Friday, 3 June 2011

US Box Office - 7th-9th August 2009

I was on holiday this week so RLLMUK forumite, Charles, wrote the report.
1 G.I. Joe: The Rise of Cobra - $56.2M - $56.2M
2 Julie & Julia - $20.1M - $20.1M
3 G-Force - $9.8M - $86.1M
4 Harry Potter and the Half-Blood Prince - $8.8M - $273.8M
5 Funny People - $7.8M - $40.4M
6 The Ugly Truth - $7M - $69M
7 A Perfect Getaway - $5.7M - $5.7M
8 Aliens in the Attic $4M - $16.2M
9 Orphan $3.7M - $34.8M
10 (500) Days of Summer $3.7M - $12.3M
GI Joe did excellently considering expectations, it was widely written off until early favourable reviews started coming in and, although from a different pedigree, seems to be imitating the business that Transformers 1 achieved which was also based on a toy line and an unknown quantity when released. Good numbers and, I think, comfortably beating the expections that Paramount and rival studios had for it.

At the end of the day it's the 2nd biggest August opener for a non sequel and has done good business. But, as you mention, that budget will stand against it. Honestly, $175M is a lot of faith to put in an toy line without an A-list cast or behding the scenes people (Transformers had Bay and Spielberg attached)and whilst it has done good numbers it will need to have a good few more weekends to safeguard it as a hit. Whilst international numbers appear fairly strong this is clearly a film with a strong American vibe as most of the world is unfamiliar with the GI Joe brand it is based upon. Positives are the surprisingly strong reviews and the fact that it is released in the tail end of summer so it has August mostly to itself. But has it been extremely front loaded? The Studio must be worried that it's blown its core business too soon and will see a big drop off next weekend. Personally if this gets to $170M domestically it should be considered a success. As an outside bet I think it may struggle after this weekend but the lack of competition will help. Personal guess - $150M all in.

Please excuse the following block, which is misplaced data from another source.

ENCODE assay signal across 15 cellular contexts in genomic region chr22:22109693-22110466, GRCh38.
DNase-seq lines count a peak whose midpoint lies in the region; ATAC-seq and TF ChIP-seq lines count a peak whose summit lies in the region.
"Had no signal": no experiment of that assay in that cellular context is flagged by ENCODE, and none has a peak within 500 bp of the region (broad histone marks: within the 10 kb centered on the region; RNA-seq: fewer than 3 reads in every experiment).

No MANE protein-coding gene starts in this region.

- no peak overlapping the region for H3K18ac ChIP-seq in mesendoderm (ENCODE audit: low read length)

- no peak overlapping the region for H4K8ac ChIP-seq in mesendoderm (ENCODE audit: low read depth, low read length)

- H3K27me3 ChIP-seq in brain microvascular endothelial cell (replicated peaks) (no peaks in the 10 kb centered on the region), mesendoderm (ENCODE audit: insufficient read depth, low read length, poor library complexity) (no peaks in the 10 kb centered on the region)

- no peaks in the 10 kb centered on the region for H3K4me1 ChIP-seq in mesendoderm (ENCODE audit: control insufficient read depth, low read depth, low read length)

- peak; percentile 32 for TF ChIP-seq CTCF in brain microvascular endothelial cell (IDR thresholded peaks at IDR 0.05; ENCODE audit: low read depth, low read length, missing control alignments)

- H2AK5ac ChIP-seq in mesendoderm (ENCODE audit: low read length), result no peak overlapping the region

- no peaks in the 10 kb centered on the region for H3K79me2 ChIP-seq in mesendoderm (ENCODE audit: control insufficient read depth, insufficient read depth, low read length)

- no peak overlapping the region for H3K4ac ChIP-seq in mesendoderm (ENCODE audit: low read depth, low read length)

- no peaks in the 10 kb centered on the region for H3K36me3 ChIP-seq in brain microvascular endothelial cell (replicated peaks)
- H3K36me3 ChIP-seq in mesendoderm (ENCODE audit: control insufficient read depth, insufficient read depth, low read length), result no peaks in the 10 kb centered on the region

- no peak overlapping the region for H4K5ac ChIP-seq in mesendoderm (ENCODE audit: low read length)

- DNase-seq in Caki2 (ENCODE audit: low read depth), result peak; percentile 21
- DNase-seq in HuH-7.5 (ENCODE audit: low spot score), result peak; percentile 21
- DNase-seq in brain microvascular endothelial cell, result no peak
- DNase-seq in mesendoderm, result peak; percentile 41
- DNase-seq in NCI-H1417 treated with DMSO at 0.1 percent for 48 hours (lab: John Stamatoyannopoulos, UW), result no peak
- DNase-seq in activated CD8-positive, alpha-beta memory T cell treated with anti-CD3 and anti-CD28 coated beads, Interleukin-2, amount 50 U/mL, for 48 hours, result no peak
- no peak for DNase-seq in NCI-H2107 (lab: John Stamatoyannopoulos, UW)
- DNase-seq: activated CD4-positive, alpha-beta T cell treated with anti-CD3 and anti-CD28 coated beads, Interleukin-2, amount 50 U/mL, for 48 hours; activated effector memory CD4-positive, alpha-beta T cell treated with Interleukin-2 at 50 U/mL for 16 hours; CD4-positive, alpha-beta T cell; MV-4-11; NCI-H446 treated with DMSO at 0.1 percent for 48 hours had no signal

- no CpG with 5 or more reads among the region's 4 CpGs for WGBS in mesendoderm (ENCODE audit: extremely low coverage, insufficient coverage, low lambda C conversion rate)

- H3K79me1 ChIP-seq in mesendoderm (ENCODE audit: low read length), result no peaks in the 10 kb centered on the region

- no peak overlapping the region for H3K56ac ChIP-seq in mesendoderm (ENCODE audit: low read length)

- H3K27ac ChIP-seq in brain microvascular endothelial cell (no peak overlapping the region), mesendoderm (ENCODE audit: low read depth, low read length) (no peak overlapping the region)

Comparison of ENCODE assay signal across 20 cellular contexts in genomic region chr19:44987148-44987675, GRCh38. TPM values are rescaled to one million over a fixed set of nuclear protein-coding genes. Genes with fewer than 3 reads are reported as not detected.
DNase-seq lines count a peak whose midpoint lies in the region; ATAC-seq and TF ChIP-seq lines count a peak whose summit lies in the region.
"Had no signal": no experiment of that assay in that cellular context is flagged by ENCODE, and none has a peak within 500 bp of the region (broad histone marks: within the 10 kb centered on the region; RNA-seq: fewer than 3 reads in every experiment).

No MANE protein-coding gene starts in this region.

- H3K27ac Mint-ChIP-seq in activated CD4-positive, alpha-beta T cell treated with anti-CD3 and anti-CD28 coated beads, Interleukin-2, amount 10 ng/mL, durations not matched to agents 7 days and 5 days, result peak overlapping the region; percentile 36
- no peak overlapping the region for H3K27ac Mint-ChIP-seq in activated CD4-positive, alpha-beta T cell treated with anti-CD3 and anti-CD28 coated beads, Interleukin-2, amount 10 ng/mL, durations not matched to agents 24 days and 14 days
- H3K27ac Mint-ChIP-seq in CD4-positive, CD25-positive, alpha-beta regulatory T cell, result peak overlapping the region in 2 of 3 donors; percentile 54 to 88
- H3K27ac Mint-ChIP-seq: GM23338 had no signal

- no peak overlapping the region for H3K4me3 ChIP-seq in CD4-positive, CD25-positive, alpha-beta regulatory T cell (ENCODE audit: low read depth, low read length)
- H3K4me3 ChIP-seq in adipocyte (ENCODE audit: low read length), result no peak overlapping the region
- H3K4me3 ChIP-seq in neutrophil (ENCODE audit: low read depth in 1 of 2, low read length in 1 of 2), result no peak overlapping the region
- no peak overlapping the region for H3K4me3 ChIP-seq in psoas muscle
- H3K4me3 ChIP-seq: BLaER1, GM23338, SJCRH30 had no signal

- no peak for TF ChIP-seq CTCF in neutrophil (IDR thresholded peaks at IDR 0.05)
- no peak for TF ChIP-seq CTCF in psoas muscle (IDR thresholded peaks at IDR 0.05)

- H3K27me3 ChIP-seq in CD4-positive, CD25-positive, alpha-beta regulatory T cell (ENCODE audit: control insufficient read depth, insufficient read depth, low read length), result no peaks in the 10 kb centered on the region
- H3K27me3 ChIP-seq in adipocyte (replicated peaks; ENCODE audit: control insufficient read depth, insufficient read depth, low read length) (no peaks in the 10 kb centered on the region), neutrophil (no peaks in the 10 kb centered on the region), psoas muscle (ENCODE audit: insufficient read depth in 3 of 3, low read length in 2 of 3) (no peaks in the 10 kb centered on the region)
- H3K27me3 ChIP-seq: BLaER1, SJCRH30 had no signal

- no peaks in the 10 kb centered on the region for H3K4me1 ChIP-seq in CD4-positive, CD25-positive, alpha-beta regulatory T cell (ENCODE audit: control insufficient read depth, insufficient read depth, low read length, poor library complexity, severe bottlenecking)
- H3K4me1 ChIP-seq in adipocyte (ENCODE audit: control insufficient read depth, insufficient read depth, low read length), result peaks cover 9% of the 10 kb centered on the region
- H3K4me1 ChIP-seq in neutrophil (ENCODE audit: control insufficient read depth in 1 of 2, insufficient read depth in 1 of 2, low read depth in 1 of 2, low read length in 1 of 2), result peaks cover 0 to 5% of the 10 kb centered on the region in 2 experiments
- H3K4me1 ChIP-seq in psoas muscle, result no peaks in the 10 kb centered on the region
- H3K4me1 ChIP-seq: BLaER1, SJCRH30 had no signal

As a complete contrast to GI Joe, Julia and Julia does remarkable counter business appealing to the female demographic that felt uncatered for by the headlining picture. A cheap budget of $40M is countered by an extensive and expensive advertising budget and a wide number of screens opened for. Using our usual maths we're probably looking at $80M to clear production and advertising budget, perhaps slightly more as it has been widely trailed and released. Still it's first weekend of $20M is a great start and I fully expect this film to have strong legs throughout August appealing to the same audience that propelled The Proposal to its $150M plus total. It is also a good star vehicle for the upcoming Amy Adams who starred in the hit Enchanted and the recent quiet release of Sunshine Cleaning. Obviously a star on the rise, but whether this films success is because of her or because of the advertising campaign remains to be seen. She's had successful films thus far but none which relied purely upon her appeal. Katherine Helgi seems to be a good example of an up and coming star that really is the center of attention of her films, rather than Amy Adams just being involved in successful films.